Master of Engineering Science
Chemical and Biochemical Engineering
Dr. Andrew N. Hrymak
Poly(vinyl alcohol) (PVA) hydrogels are used to produce high fidelity models for surgical training applications. PVA hydrogel mechanical properties are developed through the use of a freeze-thaw cycling, physical crosslinking process. The resulting gels exhibit a non-linear elastic modulus which can be tailored to match many tissues of the human body.
Methods for joining PVA hydrogels were investigated to aid in the production of complicated structures that would be difficult to produce in a single step. Bond strength of PVA gels was characterized using a modified peel test. The porosity and degree of crosslinking of the PVA substrate were investigated as the factors affecting adhesion.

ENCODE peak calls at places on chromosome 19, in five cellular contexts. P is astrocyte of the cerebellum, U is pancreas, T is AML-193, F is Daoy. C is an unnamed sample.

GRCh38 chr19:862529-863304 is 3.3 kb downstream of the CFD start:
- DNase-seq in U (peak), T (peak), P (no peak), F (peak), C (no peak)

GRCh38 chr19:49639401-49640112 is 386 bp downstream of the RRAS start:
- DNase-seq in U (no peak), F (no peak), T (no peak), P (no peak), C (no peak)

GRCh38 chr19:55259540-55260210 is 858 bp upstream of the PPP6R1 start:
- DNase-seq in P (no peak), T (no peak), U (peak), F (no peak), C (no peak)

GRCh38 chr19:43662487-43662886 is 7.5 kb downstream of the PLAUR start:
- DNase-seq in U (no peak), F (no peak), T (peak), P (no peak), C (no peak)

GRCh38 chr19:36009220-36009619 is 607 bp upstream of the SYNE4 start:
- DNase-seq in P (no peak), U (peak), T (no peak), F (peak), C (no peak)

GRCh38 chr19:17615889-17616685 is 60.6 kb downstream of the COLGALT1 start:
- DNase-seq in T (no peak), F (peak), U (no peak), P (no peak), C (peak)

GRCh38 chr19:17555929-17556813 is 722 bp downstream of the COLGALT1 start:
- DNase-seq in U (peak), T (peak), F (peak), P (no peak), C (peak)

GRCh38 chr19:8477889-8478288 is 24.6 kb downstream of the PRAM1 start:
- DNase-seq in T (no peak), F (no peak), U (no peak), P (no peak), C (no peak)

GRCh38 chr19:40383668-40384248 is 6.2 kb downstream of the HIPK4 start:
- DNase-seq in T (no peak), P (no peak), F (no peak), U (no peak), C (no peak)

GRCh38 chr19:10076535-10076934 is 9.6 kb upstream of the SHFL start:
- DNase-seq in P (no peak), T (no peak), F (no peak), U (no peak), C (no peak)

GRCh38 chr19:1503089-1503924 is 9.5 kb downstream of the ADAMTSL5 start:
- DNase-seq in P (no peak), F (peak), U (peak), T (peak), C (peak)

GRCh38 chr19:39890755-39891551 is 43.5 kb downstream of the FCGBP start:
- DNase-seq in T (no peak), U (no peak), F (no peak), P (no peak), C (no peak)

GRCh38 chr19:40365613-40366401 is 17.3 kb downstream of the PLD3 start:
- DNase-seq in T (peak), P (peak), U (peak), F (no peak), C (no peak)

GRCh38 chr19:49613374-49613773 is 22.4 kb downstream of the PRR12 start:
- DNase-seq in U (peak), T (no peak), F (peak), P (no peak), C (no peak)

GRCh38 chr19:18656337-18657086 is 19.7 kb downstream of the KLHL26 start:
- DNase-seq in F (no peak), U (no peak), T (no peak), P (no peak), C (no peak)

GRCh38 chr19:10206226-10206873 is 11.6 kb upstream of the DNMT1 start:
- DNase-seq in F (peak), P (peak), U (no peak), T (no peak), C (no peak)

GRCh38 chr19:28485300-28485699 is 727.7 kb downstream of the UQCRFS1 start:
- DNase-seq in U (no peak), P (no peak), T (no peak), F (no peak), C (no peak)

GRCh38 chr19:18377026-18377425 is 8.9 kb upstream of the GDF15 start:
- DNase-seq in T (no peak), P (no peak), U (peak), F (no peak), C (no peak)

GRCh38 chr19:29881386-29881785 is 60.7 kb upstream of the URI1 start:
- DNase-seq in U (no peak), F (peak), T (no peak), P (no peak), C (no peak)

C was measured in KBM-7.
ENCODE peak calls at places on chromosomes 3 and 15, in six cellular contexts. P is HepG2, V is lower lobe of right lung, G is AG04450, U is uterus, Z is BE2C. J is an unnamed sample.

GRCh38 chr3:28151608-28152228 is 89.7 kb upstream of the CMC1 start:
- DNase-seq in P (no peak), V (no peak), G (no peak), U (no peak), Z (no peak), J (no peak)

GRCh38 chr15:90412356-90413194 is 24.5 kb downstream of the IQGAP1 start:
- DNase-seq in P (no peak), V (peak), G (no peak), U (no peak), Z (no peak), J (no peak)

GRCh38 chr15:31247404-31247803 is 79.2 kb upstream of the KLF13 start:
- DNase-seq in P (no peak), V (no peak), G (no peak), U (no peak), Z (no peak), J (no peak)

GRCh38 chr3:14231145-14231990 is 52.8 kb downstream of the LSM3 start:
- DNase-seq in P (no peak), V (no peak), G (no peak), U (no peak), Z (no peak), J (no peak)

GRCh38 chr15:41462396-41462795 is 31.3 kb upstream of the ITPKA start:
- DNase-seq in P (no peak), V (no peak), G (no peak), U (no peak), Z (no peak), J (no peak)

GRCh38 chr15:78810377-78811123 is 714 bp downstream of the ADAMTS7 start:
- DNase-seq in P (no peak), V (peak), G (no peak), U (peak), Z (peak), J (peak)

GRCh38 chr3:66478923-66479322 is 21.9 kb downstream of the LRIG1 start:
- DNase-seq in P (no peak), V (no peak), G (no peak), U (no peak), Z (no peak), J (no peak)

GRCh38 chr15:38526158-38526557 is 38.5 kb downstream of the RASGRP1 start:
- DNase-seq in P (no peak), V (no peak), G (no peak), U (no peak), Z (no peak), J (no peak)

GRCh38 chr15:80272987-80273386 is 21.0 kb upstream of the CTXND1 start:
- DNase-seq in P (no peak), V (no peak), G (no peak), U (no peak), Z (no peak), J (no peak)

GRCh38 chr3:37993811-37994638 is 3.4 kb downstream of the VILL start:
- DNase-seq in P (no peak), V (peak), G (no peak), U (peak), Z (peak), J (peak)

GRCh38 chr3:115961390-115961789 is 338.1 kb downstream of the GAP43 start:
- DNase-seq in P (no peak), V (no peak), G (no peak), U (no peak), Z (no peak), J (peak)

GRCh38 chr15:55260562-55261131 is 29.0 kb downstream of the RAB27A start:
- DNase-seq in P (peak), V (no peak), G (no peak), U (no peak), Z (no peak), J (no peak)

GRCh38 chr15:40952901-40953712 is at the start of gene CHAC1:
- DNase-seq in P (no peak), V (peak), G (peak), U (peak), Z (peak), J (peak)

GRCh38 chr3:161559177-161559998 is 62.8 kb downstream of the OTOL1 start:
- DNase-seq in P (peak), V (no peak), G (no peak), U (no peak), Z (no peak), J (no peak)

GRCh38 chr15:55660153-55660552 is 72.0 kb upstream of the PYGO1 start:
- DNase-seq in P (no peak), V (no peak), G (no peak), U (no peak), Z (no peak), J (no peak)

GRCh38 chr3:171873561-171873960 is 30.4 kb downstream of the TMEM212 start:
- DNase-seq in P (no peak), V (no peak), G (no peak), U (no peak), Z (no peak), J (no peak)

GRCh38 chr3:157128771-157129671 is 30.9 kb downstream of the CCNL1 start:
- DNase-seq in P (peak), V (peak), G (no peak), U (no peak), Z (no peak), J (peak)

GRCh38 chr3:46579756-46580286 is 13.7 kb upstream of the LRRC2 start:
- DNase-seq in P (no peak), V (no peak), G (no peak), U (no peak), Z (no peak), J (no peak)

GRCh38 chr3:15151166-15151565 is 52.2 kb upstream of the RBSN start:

Rotational molding was investigated to produce hollow structures unattainable by injection molding. Fumed silica was used as a rheology modifier to maintain a molded shape before freeze-thaw cycling at room temperature. A prototype stomach and embedded vessel model were produced using the rotational molding and joining methods respectively.
Park, Daniel J., "Polymer System and Molding Techniques for Surgical Training Models" (2016). Electronic Thesis and Dissertation Repository. 3747.